2010-May-26, Public health and HIV/AIDS prevention policies should reflect and work with evolution of sexual behavior

HIV/Aids prevention campaigns which take into account changing sexual trends and social norms are more effective than campaigns which ignore them, according to the results of a series of surveys conducted in France. The findings will be published in the forthcoming issue of AIDS (http://www.aidsonline.com), the leading journal in the field of HIV and AIDS research. The journal is published by Lippincott Williams & Wilkins, a part of Wolters Kluwer Health, a leading provider of information and business intelligence for students, professionals, and institutions in medicine, nursing, allied health, and pharmacy.

The study, headed by Dr Nathalie Bajos from the Institut National de la Sante et de la Recherche Medicale (INSERM) in Paris, outlines the changes in sexual behavior and norms as revealed by a series of three random probability surveys conducted in 1970, 1992 and 2006. Bajos and her team report that over the last few decades, the average age at first intercourse has decreased by 4 years for women, from 22.0 years in the 1930s to 17.6 years in the 2000s, and one year for men, from 18.1 years to 17.2 years. The average number of sexual partners a women has during her lifetime has more than doubled since the 1970s, from 1.8 to 4.4 in 2006, while the average for men has remained largely unchanged, from 11.8 to 11.6. At the same time, the proportion of respondents, especially women, who reported nonpenetrative sexual practices and considered sexual intercourse essential to well being was on the increase.

The investigators attribute these changes to an increase in women's social status during the 20th century. They have also observed a marked increase in condom use following the first HIV/Aids prevention campaigns in the 1980s in France and elsewhere around the world, where prevention policies aimed at harm limitation, rather than abstinence, appear to have chimed with secular trends. Bajos and her team conclude that public health interventions which are synergistic with changing trends in social norms are likely to be more effective than those which run counter to them.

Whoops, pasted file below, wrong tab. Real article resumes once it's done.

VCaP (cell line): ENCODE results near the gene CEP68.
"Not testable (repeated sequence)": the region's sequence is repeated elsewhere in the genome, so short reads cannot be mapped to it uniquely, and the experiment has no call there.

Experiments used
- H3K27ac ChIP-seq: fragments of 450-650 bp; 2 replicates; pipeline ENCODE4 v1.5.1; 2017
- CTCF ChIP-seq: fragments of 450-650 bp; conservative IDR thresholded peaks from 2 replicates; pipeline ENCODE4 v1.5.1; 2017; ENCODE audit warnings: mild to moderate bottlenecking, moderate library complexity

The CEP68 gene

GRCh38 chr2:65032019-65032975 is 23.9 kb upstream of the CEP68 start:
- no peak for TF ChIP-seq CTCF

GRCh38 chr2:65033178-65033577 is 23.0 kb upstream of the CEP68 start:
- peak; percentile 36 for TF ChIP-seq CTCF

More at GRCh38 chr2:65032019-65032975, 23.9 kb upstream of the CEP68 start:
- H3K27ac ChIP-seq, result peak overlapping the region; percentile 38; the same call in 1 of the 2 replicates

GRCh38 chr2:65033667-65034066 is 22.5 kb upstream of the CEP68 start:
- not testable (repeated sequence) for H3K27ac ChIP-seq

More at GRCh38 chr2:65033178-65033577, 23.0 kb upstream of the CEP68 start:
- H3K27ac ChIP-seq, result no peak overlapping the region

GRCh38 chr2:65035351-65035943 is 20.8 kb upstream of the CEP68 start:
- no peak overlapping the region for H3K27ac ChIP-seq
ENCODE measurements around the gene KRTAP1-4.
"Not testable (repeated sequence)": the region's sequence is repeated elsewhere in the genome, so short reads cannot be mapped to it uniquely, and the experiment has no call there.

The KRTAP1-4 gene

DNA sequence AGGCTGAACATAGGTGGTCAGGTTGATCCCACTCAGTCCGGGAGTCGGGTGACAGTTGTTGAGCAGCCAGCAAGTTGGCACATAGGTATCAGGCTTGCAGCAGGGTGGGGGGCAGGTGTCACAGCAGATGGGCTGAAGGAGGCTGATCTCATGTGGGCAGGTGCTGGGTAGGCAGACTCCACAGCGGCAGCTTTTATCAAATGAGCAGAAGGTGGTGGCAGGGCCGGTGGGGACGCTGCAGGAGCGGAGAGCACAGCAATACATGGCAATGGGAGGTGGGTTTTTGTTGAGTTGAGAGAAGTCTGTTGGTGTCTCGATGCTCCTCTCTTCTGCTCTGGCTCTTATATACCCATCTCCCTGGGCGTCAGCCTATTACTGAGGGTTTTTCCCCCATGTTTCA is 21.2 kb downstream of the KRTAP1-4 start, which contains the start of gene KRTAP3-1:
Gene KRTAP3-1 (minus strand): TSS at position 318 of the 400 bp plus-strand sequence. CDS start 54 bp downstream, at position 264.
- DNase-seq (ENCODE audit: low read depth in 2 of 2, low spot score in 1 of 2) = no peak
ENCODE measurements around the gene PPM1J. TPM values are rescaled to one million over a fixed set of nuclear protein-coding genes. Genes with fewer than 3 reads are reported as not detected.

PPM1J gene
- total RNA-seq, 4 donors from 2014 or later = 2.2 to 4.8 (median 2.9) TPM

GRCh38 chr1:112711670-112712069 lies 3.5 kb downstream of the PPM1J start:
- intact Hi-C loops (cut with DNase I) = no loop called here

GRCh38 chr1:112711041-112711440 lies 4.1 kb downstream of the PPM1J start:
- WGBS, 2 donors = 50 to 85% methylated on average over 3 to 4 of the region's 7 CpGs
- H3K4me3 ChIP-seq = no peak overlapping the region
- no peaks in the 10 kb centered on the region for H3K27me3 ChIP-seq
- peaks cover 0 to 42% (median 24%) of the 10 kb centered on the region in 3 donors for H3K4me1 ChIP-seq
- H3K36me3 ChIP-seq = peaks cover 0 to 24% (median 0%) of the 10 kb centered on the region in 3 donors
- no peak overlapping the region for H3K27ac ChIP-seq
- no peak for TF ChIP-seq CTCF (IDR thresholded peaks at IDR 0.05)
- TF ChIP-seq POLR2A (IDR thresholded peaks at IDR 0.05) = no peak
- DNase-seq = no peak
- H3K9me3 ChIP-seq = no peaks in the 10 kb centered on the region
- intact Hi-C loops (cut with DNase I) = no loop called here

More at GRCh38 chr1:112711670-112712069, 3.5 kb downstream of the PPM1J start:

In a commentary which accompanies the publication of Bajos and her co-authors' findings, Michel Caraël and John Cleland point out that the "debate about sexual behavioral change and HIV is often narrowed into considerations of A,B,C (abstinence, be faithful, and condom use) or concurrent versus serial sexual partnerships. Such reductionist approaches give rise to conventional recommendations on HIV prevention 'messages' addressed to individuals, with the naïve belief that they will lead to important behavioral changes at the population level." They praise the study by Bajos for reminding us "how much the evolution of sexual behavior, far from being a health-related behavior, is determined by changes in nuptiality and broader social structural factors." Public health and HIV/Aids prevention policies should reflect and work with these changes, rather than against them, if they hope to be effective.

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